Vaccination programs generate direct protection, herd protection and, occasionally, side effects, distributed over different age groups. This study elicits the general public's view on how to balance these outcomes in funding decisions for vaccines. We performed an optimal design discrete choice experiment with partial profiles in a representative sample (N = 1499) of the population in the United Kingdom in November 2016. Using a panel mixed logit model, we quantified, for four different types of infectious disease, the importance of a person's age during disease, how disease was prevented—via direct vaccine protection or herd protection—and whether the vaccine induced side effects. Our study shows clear patterns in how the public values vaccination programs. These diverge from the assumptions made in public health and cost-effectiveness models that inform decision-making. We found that side effects and infections in newborns and children were of primary importance to the perceived value of a vaccination program. Averting side effects was, in any age group, weighted three times as important as preventing an identical natural infection in a child whereas the latter was weighted six times as important as preventing the same infection in elderly aged 65–75 years. These findings were independent of the length or severity of the disease, and were robust across respondents’ backgrounds. We summarize these patterns in a set of preference weights that can be incorporated into future models. Although the normative significance of these weights remains a matter open for debate, our study can, hopefully, contribute to the evaluation of vaccination programs beyond cost-effectiveness.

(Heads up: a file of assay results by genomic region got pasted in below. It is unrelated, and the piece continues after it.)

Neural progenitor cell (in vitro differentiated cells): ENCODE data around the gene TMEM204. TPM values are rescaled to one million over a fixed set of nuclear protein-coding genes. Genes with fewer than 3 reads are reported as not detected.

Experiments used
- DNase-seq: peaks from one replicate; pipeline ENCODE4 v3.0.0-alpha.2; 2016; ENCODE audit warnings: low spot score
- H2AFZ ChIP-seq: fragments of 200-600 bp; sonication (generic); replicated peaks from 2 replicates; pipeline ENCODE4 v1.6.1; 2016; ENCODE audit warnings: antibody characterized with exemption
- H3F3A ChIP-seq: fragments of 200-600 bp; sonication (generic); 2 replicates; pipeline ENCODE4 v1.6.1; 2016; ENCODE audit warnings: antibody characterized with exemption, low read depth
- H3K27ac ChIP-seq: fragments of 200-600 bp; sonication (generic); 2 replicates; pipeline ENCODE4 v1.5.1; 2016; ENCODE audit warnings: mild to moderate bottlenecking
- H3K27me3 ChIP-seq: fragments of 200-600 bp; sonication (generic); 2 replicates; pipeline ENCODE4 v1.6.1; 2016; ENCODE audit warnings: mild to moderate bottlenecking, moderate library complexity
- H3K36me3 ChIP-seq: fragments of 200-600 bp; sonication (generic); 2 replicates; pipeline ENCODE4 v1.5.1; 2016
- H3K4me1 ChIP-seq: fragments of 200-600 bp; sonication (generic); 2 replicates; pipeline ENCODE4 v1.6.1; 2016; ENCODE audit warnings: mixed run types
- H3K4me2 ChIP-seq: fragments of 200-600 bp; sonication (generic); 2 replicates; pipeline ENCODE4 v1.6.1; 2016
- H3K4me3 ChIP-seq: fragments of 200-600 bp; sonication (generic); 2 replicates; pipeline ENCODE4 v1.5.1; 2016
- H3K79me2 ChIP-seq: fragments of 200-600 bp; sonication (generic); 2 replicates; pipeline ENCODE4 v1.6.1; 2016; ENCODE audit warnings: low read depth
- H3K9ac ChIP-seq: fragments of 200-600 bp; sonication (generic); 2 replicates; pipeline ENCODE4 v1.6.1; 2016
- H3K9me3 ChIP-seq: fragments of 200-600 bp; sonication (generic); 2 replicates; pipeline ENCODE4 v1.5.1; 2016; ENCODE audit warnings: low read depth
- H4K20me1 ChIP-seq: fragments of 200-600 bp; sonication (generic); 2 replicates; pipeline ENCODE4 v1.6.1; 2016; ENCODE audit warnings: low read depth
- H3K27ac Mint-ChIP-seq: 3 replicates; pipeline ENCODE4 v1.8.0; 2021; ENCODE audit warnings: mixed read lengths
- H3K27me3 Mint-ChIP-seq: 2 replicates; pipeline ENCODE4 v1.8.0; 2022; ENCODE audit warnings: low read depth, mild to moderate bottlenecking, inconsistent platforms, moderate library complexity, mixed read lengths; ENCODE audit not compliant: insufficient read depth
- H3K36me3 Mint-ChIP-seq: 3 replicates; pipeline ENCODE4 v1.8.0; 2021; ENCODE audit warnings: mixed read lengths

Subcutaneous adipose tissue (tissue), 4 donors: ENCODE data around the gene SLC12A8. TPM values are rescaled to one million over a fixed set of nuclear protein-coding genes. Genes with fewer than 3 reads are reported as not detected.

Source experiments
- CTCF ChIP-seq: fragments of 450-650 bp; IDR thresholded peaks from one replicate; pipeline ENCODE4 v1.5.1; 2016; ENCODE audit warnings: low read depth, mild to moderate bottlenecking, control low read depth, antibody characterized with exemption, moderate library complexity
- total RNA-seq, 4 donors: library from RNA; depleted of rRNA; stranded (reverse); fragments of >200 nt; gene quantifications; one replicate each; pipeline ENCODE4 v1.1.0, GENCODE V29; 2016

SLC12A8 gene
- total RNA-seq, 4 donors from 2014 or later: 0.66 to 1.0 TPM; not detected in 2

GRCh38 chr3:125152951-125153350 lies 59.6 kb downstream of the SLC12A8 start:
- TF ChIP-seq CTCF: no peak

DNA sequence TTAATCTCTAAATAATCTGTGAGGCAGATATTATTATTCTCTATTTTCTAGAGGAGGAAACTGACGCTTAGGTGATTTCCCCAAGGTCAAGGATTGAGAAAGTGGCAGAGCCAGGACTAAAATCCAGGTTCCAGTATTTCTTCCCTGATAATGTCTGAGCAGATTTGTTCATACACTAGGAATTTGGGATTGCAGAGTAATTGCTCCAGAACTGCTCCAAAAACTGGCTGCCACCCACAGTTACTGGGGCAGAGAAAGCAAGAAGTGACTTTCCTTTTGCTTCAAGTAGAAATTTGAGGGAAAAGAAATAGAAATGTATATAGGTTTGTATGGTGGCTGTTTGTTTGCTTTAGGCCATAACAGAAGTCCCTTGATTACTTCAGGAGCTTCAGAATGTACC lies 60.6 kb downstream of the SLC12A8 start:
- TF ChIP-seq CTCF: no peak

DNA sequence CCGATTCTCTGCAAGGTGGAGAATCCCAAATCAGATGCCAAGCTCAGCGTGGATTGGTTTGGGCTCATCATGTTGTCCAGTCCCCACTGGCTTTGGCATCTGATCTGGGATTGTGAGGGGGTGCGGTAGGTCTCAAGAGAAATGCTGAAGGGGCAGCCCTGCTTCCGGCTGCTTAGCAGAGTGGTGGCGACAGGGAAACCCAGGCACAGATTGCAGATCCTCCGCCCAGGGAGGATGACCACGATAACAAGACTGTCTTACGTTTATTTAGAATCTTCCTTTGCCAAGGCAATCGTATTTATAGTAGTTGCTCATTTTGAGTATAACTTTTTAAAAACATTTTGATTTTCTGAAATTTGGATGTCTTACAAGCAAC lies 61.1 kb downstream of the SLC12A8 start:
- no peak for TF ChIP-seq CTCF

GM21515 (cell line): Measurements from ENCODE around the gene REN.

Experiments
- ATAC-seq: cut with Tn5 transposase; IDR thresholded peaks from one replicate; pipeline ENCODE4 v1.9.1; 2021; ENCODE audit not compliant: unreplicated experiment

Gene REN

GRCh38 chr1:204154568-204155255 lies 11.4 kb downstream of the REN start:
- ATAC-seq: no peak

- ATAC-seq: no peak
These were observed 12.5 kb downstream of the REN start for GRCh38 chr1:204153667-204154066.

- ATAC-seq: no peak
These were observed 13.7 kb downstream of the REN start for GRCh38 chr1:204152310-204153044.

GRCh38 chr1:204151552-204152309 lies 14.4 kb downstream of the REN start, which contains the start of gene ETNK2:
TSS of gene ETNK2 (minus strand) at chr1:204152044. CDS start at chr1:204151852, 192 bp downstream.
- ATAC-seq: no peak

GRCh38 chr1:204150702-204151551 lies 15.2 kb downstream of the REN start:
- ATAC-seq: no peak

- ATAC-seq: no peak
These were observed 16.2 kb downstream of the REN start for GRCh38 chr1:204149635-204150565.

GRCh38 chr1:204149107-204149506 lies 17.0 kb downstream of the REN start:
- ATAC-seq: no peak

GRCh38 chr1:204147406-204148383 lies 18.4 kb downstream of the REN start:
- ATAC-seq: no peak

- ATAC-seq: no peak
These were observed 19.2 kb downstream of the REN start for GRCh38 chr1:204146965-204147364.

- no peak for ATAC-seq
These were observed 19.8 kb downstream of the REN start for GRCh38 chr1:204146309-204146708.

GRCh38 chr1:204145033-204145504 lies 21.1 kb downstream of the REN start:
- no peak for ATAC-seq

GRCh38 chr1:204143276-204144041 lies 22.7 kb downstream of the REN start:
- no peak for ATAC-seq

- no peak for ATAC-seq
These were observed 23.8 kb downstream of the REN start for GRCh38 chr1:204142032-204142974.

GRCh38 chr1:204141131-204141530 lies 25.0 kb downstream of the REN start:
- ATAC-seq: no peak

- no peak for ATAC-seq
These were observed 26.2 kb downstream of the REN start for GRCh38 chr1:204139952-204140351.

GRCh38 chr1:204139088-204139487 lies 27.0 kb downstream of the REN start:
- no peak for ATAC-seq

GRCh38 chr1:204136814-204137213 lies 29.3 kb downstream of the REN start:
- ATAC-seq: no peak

Bibliographical noteFunding Information:
We thank Shane Palmer and Jas Gidda of Vision One ( www.visionone.co.uk ) and the anonymous reviewers for their supportive comments. The data collection and the salary of KEA, MJ and AJVH were supported by the National Institute for Health Research Health Protection Research Unit ( NIHR HPRU ; HPRU-2012-10096 ) in Immunization at the London School of Hygiene & Tropical Medicine in partnership with Public Health England . RK acknowledges funding from The Research Foundation - Flanders . The views expressed are those of the authors and not necessarily those of the NHS, the NIHR, the London School of Hygiene & Tropical Medicine, and the Department of Health or Public Health England . The funders have had no input to this study in terms of study design, analysis of the data or writing of the manuscript.
- Cost-effectiveness analysis
- Decision making
- Herd immunity
- Side effects
- United Kingdom